Exbury to the power of two

Part of the Exbury hybrid rhododendron display at Chelsea Flower Show 2019

It was lovely to get reacquainted with Exbury Garden's rhododendrons at Chelsea Flower Show this week. I first saw them at a GMG study day earlier in the year and it was great to remember that visit and how special the Exbury hybrids are.

The Chelsea display is a joint production by Exbury Gardens and Millais Nurseries - who specialise in rhododendrons - to celebrate the garden's centenary. In that time, three generations of the garden's owners - the Rothschild family -have raised over 1,000 hybrids.

Just a few of the rhododendrons at Exbury Gardens

Now Head Gardener Tom Clarke and his team are working with the nursery to ensure the rarer and more threatened hybrids in the collection are conserved. Tom explained this has to be done by careful propagation as any seed from the garden specimens won't come true (the hybrids are first generation offspring; true seed comes several generations later).

The nursery launched a wide selection of new varieties at the show, many of which are part of the Exbury/Millais propagation programme. If you ordered R. 'Beverley Lear', 'Dougie Betteridge' (a former Head Gardener), 'Jessica de Rothschild', 'Marcus Agius', or 'Rachel Foster' at Chelsea, your garden will have a nice link to Exbury.


Forget the plants, it's time for a train ride!

In addition to the floral display, the Chelsea exhibit has several nods to other garden features. There's a miniature railway, ticket office and train driver's cap incorporated into the design to highlight the immaculate steam railway - as shown above - for garden visitors to ride. We had the benefit of garden director Marie-Louise Agius (herself a show garden gold medal winner) as our driver on the day, and it's her cap (the one that doesn't fit her apparently!) which resides on the Chelsea exhibit.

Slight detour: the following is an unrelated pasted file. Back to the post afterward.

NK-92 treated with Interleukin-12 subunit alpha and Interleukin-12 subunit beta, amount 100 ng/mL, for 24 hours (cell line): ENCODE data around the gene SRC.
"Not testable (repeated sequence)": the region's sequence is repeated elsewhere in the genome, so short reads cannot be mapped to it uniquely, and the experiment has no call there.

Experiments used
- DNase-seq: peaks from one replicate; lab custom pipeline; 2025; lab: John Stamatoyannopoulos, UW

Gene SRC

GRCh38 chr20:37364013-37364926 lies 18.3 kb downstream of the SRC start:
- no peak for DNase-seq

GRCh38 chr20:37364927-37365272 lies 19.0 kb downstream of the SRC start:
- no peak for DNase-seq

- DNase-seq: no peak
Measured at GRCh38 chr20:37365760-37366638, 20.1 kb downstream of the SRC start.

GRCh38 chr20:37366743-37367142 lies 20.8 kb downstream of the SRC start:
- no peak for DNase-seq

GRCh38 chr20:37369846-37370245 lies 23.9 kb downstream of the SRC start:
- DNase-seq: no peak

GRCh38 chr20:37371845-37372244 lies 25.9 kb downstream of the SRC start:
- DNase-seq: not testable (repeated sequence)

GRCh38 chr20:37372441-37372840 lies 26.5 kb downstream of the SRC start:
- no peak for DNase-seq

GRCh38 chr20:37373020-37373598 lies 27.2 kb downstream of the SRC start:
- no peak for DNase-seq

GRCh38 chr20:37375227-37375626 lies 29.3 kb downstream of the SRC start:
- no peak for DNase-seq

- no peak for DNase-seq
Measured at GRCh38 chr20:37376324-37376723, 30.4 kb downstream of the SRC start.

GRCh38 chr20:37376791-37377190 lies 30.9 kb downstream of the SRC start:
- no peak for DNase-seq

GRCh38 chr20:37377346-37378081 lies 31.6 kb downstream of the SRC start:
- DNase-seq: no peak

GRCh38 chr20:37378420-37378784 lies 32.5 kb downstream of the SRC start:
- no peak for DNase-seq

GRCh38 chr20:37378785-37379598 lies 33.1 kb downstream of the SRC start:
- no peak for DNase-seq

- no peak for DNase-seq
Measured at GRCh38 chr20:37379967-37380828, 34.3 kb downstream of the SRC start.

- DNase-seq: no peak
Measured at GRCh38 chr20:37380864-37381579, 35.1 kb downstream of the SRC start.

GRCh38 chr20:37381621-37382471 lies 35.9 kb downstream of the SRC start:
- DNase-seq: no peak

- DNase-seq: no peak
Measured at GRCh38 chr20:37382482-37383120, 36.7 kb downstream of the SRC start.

The new Centenary Garden in April

As well as being an engine driver, Marie-Louise designed the new Centenary Garden, which extends the season of interest at Exbury. This is a more intimate, contemporary space within the garden's 200 acres and the planting focuses on late summer perennials. Even on a rainy day in late April it was an interesting garden, which will only get better as the season progresses. If you want to ID any of the plants Marie-Louise used, there's a neat board display at the garden's entrance, which means the garden can be enjoyed without seeing any labels.

What a transformation! The Centenary Garden in late May

As you can see, Emma's tweet earlier this week (pictured above) shows it's now beginning to take off in all its glory. She says there are still plenty of rhododendrons in flower, so get over there ASAP! 🙂

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